Month: September 2008

What We Choose to Remember, Part Two

But we are Americans. Malcolm understood that, what that means culturally, the way in which African Americans have created, developed, forged, cultivated, scratched out – which metaphor?- an identified and indentifying culture only possible under these unique conditions of U.S. political and social history. We live with the doubleness. It marks us. It marks our modernity. Henry Louis Gates and others remind us of the creole character of our culture, often as a critique of the Afrocentric, the essentialist. But creole-ness has not weakened the magnetic pull of Africa, and American-ness continues to complicate how one lives with the pull. We live doubled.

This is an American.
This is an American.
This is an American Maroon. Maroon, from cimaron, meaning wild and unruly, runaways.
This is an American Maroon. Maroon, from cimarron, meaning wild and unruly, runaways, stray cattle.
This not the South( thank you JVDZ).this is not the South either (Thank you JVDZ).
this is not the SouthThis is not the South either.

So what did Malcolm mean?

What We Choose to Remember

Josh Howard of the NBA’s Dallas Mavericks has been in the news this week for disrespecting the national anthem over summer. The clip has been bouncing around YouTube.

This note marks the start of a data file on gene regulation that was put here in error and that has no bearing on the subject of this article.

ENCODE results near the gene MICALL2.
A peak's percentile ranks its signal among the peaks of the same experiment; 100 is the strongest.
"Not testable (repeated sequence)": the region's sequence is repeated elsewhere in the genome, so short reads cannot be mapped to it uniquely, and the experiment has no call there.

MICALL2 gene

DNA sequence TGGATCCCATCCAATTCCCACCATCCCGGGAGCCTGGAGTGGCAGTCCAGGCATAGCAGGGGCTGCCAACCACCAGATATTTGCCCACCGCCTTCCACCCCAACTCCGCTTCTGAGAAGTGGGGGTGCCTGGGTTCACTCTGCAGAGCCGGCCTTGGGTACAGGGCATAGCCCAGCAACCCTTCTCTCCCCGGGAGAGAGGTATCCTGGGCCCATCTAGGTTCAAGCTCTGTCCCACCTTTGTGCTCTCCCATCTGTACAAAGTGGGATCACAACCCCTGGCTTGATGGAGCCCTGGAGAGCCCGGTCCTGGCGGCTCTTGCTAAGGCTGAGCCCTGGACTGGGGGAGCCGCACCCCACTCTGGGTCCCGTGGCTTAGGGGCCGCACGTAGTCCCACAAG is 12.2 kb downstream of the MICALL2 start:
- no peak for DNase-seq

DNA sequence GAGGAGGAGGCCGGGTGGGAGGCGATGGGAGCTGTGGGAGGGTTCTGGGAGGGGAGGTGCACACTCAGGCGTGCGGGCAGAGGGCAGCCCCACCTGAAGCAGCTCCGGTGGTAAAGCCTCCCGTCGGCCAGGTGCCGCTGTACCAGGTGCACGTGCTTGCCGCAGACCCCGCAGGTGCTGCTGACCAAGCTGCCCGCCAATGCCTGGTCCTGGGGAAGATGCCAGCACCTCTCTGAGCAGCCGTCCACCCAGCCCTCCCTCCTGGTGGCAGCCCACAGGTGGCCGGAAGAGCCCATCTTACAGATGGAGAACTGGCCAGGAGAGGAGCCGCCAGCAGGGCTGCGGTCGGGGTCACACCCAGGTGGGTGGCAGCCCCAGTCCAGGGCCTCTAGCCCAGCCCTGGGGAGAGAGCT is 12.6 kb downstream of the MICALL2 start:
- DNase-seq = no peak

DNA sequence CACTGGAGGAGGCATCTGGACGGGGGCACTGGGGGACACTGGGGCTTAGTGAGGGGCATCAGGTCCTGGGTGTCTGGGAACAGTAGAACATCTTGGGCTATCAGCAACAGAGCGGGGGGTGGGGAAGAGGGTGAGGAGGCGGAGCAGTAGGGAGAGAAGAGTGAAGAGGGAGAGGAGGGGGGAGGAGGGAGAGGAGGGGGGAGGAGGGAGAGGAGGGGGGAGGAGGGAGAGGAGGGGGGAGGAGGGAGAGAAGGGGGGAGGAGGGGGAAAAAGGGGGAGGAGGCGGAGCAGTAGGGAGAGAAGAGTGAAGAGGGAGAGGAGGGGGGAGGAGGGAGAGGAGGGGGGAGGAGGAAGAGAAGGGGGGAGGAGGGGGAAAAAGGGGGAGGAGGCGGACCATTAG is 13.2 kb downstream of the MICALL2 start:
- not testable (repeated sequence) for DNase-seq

Howard has been roundly criticized and denounced, reminded that he owes so much to this country, a country that has allowed him to earn millions of dollars at his profession. But many African Americans agree with Howard. African American citizenship is still problematic, unsettled, in question. Howard’s comments emerge from a discourse of opposition that has been a central theme of African American resistance and counter memory. Expressions of Black anger, of Black critique of the mainstream narrative of the U. S. troubles the plantation,the quarters and the big house. Americans, black and white, don’t like to remember.

Michel-Rolph Trouillot, discussing Bourdieu’s concept of the unthinkable explains, “The unthinkable is that which one cannot conceive within the range of possible alternatives, that which perverts all answers because it defies the terms under which the questions were phrased”. He goes on to explain that this exactly describes the Haitian Revolution and the ongoing silences about that revolution. It is a silence that continually muffles discourses of black Resistance, erased from mainstream discourse and often relegated to legend or “mere rhetoric” in black communities.